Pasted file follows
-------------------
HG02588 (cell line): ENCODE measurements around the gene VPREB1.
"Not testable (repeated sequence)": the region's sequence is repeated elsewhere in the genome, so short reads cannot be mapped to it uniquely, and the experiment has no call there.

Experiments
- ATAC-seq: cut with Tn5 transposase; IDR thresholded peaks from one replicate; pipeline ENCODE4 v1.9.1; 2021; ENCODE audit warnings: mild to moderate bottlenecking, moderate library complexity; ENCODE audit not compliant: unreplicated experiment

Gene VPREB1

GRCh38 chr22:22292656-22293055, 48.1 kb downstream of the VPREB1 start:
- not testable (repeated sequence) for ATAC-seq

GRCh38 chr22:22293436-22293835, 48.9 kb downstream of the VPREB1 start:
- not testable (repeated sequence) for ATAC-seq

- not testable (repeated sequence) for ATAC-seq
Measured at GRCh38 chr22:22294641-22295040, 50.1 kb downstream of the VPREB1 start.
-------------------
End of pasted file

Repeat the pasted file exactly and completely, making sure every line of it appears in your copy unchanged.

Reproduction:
HG02588 (cell line): ENCODE measurements around the gene VPREB1.
"Not testable (repeated sequence)": the region's sequence is repeated elsewhere in the genome, so short reads cannot be mapped to it uniquely, and the experiment has no call there.

Experiments
- ATAC-seq: cut with Tn5 transposase; IDR thresholded peaks from one replicate; pipeline ENCODE4 v1.9.1; 2021; ENCODE audit warnings: mild to moderate bottlenecking, moderate library complexity; ENCODE audit not compliant: unreplicated experiment

Gene VPREB1

GRCh38 chr22:22292656-22293055, 48.1 kb downstream of the VPREB1 start:
- not testable (repeated sequence) for ATAC-seq

GRCh38 chr22:22293436-22293835, 48.9 kb downstream of the VPREB1 start:
- not testable (repeated sequence) for ATAC-seq

- not testable (repeated sequence) for ATAC-seq
Measured at GRCh38 chr22:22294641-22295040, 50.1 kb downstream of the VPREB1 start.